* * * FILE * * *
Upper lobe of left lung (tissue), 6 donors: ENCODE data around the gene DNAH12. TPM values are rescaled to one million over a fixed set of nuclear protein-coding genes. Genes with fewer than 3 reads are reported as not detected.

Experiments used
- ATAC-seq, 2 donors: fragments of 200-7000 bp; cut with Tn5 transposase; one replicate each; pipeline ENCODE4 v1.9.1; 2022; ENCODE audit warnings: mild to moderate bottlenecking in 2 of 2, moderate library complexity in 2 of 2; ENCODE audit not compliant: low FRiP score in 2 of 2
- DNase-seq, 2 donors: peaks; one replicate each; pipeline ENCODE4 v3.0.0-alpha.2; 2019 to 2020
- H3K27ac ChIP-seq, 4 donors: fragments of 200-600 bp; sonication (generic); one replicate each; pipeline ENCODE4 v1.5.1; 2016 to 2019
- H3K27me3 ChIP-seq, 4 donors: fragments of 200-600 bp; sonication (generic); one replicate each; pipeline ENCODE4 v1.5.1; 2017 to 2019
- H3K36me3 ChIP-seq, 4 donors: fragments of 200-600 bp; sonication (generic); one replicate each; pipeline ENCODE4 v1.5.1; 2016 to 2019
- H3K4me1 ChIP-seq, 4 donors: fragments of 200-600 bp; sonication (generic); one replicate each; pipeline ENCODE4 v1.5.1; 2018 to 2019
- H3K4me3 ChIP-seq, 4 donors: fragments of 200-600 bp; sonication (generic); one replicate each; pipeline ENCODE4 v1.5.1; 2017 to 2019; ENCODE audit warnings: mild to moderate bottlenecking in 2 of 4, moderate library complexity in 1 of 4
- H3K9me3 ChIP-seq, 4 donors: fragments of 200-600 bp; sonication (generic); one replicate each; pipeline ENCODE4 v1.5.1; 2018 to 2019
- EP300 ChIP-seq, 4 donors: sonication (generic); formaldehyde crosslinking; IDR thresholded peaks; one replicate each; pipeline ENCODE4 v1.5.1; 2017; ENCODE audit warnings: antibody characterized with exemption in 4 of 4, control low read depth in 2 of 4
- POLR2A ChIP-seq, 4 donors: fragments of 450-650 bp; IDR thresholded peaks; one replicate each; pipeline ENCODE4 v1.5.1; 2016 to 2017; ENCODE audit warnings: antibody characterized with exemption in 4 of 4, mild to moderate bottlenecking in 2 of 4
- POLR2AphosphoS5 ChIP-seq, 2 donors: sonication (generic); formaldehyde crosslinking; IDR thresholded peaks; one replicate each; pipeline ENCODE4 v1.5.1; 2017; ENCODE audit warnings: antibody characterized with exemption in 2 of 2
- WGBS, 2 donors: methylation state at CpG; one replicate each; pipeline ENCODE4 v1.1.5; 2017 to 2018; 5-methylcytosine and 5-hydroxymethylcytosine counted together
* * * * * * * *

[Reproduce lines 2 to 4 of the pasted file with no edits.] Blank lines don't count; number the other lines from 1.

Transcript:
Experiments used
- ATAC-seq, 2 donors: fragments of 200-7000 bp; cut with Tn5 transposase; one replicate each; pipeline ENCODE4 v1.9.1; 2022; ENCODE audit warnings: mild to moderate bottlenecking in 2 of 2, moderate library complexity in 2 of 2; ENCODE audit not compliant: low FRiP score in 2 of 2
- DNase-seq, 2 donors: peaks; one replicate each; pipeline ENCODE4 v3.0.0-alpha.2; 2019 to 2020